The Forgotten Jesus and the Trinity You Never Knew
Reviewed by Dr. Graham McFarlane, BA Course Leader and Senior Lecturer in Systematic Theology, London School of Theology.
This is an intelligent book on the story and meaning of Jesus. It is the kind of book you would want to give to someone not only searching for the truth of the Christian faith but who can also carry a good read. It is the overflow of the author’s PhD thesis but it is not an academic tome. Rather, it embodies what the late John Stott demonstrated in his own teaching ministry – deep thinking in order to produce simple teaching. As the author reminds us, his desire is not to produce abstract and propositional thinking but a narrative – a story – about the life, death and resurrection of Jesus. It is located in the here and now – of 21st century discrimination baked in the furnace of human selfishness and self-interest – and the need for a solution. That solution is Jesus, the one sent by the Father and empowered by the Spirit. As such, then, the story of Jesus is inextricably connected with the identity of the Father who sent him and the Spirit who enabled him. What is so refreshing about this book is that the missional imperative of the gospel is brought back into its proper setting – not surprising given that So is Research Tutor at the Oxford Centre for Mission Studies.
The book falls into 4 clear sections. Three centre on Jesus with a final look at the Trinity and human society. We are firstly introduced to Jesus the Teacher. Here So unpacks a series of antitheses concerning human life, sexuality, marriage, truth and peace. With these he demonstrates the radical and uncompromising nature of Jesus’ teaching. What I liked specially about this section was the fact that So ties the content of Jesus’ teaching with the question of authority: Jesus can teach with authority because he is sent from and by the Father. However, and very helpfully, So takes the reader further – to Jesus the Practitioner. Here the reader is exposed to several aspects of the practical dimension of Jesus’ teaching, whether in healing, the kind of people he mixed with, his view of Sabbath, how he related to the outsiders and children. Again, So does not pull any punches about the radical nature of Jesus’ praxis – put bluntly, it offends the religious, and especially those in religious leadership. Little has changed.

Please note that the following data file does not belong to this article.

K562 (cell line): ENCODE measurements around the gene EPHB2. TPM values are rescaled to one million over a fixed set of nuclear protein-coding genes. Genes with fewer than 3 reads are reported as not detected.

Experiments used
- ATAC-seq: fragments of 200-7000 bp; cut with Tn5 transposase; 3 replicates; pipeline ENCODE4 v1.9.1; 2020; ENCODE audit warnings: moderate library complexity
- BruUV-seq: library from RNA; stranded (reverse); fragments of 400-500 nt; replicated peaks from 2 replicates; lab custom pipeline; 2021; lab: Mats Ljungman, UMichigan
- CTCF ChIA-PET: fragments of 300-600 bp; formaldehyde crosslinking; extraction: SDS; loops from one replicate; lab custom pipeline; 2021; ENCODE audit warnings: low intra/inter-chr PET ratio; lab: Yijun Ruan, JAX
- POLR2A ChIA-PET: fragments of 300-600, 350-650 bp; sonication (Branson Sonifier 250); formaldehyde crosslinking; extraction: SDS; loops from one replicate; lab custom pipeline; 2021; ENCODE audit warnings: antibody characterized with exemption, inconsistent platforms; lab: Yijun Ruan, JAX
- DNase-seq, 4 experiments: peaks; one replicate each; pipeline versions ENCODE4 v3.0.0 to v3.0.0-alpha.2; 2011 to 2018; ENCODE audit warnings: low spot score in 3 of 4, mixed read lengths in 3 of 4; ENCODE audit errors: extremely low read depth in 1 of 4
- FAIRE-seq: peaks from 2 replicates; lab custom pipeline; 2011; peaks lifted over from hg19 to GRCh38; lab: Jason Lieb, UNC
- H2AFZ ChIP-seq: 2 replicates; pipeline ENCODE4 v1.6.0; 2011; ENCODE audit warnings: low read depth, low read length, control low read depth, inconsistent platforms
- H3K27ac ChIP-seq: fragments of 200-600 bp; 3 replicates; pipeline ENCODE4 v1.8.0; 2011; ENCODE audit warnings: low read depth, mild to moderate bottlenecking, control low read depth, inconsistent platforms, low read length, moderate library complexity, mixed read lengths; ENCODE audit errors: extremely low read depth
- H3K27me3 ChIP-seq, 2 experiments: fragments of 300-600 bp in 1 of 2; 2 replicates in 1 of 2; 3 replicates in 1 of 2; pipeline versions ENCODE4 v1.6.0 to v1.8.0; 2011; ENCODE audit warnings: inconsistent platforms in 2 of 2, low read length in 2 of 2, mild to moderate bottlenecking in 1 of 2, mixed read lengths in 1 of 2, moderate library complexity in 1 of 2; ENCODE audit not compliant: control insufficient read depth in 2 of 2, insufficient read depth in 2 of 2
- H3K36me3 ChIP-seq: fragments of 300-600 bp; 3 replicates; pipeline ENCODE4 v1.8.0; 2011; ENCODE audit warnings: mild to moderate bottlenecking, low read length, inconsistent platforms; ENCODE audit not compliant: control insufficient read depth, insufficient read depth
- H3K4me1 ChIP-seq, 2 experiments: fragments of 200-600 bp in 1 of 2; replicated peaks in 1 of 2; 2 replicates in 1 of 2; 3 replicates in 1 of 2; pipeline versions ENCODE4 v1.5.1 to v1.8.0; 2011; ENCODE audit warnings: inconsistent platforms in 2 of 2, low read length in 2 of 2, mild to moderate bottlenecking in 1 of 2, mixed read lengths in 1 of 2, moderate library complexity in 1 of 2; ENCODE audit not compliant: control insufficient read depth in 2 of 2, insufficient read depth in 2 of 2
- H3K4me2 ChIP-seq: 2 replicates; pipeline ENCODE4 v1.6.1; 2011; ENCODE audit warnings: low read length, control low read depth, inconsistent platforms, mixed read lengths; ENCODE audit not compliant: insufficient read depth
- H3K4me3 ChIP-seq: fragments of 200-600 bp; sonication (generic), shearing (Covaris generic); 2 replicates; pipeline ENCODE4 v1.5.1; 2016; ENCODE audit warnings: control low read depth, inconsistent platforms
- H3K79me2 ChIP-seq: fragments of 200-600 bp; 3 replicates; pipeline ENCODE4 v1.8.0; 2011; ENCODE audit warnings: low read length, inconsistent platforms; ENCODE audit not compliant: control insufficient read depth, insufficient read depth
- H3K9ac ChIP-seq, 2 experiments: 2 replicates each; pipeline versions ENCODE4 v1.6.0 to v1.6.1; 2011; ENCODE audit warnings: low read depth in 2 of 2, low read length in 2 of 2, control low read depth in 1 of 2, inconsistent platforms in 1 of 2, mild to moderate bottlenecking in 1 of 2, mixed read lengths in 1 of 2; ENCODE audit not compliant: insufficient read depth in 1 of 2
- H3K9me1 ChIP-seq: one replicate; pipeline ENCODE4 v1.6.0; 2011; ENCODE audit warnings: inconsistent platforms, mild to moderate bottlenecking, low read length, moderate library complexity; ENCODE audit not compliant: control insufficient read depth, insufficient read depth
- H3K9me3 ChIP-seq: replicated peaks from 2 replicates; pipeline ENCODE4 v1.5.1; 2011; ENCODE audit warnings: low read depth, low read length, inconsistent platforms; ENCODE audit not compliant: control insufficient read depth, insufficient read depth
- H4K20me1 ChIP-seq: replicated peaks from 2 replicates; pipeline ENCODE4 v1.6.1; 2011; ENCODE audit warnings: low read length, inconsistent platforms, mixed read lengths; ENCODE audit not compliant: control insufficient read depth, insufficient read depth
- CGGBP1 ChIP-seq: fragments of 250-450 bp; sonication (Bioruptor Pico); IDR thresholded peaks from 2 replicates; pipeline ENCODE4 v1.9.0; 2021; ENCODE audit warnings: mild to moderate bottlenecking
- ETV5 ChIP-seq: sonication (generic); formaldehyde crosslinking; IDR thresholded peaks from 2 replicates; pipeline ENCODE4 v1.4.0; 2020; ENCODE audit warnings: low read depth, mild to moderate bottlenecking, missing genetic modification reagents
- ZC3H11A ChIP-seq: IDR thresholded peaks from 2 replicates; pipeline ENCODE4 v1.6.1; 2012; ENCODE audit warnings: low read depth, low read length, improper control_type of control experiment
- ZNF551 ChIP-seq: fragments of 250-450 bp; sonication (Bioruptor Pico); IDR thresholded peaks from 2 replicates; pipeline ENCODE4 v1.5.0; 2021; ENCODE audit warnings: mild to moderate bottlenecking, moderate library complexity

Next, So develops the character of Jesus. He is the Humble Servant. Here the reader is taken through the inner motivation and character of Jesus. First, we look at Jesus and his temptations and his identification with a needy humanity around him. Then we move into a very clear and helpful presentation of the story of Jesus’ death and resurrection. Again, what makes So a good read is the fact that he makes all this meaningful and direct. Anyone looking for a good resource for a series of group studies would be hard pushed to find a better place to look – think ahead – Lent groups! This book will be a great help.
Finally, the book ends on an exploration of the identity of the God whom Jesus reveals. What I particularly appreciated about this section is the way in which Damon sets the story of God the Trinity in the human need he unpacks in his introduction. It is a humanity that needs to be freed – freed from its own moral referencing, its insatiable self-interest, its disregard for the poor, and its constant conflicts. This is the mess in which the gospel takes root and shape. This is the context of mission. This is what church is all about. And this book is a timely and helpful push for those concerned enough to read it that there is indeed a Jesus who has been forgotten in today’s pluralistic and relativistic world and a Trinity that has definitely never been known by many.